Ideal for students interested in a variety of careers including government, the private sector, think tanks, policy-making and charities. This new programme is accredited by the Economics & Social Research Council (ESRC) as part of the South West Doctoral Training Partnership (SWDTP) and provides students with the opportunity to achieve outstanding career credentials.
This programme is available for study 12 months full-time or 24 months part time. The course is delivered collaboratively by the University of Exeter, University of Bristol and the University of Bath as part of the South West Doctoral Training Partnership (SWDTP). Students can elect to study optional modules at the Universities of Exeter, Bristol or Bath.
During the programme you will study modules (including the dissertation) totalling 180 credits.
Recent ecent examples of modules are as follows;
Please note that programme structures may be subject to change.
Our postgraduate taught programmes utilise a range of teaching methods including lectures, seminars and tutorials.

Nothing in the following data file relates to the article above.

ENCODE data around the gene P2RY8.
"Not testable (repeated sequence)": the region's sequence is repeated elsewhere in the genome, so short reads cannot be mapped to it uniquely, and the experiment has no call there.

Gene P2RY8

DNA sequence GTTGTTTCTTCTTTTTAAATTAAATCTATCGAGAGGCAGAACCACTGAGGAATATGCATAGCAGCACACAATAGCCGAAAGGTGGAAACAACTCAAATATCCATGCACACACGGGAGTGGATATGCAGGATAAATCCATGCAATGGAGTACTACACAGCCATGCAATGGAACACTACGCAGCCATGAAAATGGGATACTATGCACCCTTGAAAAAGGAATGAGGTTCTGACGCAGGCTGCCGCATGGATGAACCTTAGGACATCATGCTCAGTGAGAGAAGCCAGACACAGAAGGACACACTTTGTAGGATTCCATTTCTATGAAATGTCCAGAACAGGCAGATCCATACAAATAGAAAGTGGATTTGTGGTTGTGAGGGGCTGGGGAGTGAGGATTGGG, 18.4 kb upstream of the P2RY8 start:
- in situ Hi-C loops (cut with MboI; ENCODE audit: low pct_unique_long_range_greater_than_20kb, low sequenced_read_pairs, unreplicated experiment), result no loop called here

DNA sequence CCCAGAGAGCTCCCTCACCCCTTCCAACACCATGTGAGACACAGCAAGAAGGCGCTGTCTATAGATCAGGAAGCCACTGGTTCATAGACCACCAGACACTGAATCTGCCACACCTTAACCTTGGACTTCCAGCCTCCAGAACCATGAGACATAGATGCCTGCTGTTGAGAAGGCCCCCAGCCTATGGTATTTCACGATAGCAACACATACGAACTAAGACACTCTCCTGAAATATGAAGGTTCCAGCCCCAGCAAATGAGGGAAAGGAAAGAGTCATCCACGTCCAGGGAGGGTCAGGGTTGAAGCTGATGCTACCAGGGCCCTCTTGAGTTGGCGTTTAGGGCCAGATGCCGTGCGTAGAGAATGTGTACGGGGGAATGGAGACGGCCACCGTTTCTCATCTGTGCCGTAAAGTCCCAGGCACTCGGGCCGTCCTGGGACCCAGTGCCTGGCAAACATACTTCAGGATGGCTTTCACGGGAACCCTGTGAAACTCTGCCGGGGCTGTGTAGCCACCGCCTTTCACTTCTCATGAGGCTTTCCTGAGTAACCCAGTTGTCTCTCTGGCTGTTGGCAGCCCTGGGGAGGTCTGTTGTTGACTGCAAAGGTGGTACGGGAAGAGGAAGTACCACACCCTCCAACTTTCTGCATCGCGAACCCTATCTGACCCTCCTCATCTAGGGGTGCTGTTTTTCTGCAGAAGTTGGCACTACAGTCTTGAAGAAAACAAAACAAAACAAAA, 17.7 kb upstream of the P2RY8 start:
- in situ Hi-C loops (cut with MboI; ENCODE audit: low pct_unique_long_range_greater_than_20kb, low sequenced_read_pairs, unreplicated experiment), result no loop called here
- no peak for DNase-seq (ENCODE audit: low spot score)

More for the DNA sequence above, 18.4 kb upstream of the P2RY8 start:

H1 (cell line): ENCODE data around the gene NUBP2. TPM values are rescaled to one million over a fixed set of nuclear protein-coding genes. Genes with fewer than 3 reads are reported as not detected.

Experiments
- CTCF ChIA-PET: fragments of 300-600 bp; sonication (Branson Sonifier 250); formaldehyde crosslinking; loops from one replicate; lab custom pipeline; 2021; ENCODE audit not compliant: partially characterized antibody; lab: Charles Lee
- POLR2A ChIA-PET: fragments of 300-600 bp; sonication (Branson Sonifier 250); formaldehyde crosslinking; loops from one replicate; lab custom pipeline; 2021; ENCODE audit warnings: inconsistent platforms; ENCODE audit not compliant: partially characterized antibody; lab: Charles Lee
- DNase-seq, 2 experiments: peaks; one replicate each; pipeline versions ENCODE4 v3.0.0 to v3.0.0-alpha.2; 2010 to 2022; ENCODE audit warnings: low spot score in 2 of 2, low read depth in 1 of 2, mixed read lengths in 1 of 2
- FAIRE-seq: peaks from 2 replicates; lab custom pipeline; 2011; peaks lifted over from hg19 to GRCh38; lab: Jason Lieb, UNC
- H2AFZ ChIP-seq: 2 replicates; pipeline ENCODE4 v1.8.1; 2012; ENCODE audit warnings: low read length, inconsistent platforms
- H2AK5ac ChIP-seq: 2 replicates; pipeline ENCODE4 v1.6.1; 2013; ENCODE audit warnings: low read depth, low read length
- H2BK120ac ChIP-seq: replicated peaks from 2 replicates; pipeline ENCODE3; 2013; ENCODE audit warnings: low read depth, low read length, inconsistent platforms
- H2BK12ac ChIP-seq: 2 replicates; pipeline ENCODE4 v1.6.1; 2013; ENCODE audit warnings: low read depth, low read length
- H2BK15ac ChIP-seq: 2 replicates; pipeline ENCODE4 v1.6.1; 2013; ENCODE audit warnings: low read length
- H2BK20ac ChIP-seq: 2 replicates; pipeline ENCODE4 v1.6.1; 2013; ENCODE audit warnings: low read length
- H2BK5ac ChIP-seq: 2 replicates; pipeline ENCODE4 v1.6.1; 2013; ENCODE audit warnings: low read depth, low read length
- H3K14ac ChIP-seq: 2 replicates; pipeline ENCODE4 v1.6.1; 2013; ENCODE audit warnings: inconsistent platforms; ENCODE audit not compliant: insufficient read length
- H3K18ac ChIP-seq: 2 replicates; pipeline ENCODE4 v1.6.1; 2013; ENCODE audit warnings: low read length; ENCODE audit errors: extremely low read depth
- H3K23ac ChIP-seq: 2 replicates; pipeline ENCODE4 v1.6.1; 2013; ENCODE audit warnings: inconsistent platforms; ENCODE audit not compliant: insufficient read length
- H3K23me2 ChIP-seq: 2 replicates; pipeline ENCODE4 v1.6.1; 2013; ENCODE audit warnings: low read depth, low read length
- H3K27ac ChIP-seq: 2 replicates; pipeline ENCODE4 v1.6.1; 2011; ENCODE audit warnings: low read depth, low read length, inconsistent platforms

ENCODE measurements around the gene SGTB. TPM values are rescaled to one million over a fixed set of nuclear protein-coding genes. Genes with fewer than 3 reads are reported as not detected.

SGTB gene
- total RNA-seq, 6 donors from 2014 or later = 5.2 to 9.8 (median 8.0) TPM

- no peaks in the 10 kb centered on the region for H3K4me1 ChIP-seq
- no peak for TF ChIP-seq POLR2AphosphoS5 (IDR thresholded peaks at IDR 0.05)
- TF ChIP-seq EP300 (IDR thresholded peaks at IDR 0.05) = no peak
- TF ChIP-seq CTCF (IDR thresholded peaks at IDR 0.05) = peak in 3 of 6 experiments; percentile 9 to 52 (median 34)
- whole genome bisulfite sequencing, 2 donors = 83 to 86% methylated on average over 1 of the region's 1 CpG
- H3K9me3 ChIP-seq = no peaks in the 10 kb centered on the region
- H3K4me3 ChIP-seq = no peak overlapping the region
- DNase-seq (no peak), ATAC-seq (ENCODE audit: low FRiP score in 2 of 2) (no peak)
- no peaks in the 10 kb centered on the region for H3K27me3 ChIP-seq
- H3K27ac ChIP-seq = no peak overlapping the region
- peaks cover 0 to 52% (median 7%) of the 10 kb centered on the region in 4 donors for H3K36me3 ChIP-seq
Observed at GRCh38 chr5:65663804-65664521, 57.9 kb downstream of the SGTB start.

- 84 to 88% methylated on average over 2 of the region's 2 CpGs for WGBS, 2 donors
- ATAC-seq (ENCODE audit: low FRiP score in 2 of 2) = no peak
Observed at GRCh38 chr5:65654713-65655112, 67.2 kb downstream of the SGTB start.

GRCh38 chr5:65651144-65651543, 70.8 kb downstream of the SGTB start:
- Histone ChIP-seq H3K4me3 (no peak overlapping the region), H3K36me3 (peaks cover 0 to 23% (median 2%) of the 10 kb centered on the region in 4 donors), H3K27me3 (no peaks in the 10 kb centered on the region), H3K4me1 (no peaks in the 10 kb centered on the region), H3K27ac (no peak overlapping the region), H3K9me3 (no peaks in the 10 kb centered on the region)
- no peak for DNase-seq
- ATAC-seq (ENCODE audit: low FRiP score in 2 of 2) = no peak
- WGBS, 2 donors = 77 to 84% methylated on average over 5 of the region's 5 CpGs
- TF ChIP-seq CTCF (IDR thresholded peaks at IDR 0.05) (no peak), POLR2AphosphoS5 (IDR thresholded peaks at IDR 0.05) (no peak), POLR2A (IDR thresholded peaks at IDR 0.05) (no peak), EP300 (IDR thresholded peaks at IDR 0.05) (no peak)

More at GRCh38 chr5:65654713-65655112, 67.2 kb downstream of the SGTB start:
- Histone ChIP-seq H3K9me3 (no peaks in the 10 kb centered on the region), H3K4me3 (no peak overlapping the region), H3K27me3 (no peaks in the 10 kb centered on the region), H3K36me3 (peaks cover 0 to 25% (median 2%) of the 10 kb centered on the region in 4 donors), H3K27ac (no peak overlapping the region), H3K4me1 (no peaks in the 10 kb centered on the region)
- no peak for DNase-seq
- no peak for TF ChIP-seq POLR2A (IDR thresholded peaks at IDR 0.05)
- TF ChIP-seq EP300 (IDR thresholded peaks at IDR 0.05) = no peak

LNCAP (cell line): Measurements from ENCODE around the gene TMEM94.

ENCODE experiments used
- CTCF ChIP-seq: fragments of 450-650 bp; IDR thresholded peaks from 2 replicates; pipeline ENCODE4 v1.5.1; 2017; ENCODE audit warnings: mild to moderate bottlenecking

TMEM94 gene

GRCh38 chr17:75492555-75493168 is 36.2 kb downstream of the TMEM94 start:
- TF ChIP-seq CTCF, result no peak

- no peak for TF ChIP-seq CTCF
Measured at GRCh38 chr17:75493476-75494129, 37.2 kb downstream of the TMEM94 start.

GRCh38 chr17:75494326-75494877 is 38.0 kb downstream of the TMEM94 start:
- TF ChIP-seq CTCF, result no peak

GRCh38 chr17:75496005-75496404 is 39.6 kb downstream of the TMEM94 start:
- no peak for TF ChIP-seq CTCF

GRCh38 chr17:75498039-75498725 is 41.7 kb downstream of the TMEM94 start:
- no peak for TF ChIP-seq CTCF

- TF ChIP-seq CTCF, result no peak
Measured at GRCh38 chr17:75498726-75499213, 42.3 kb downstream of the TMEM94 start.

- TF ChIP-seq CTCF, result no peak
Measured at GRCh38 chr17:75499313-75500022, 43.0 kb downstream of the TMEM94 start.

The aim of lectures is to give you information on ideas that are central to the module and to help you in developing your understanding of complex ideas. Many of the teaching materials for lectures are made available to you electronically to accompany the notes you take during the lecture. Lectures are given by a range of staff members, including leading professors, who integrate their latest research findings into the teaching that you receive. Guest lecturers, including members of industry, also contribute to some modules.
Seminars and tutorials involve an in-depth exploration of the issues covered in lectures as well as giving you the opportunity to discuss various concepts and theories and receive feedback on your written assignments.
Modules are assessed through a mixture of group work, coursework, project work and examinations; the weighting of each of these components will vary according to the academic requirements of the module. Examinations are normally held at the end of the module, in January and May/June.
The Master of Research (MRes) in ‘Global Political Economy: transformations and policy analysis’ trains doctoral students who can assess the impacts of globalisation both in the short run and longer term using new international data sources and comparative methods.
On completion of this programme, students will: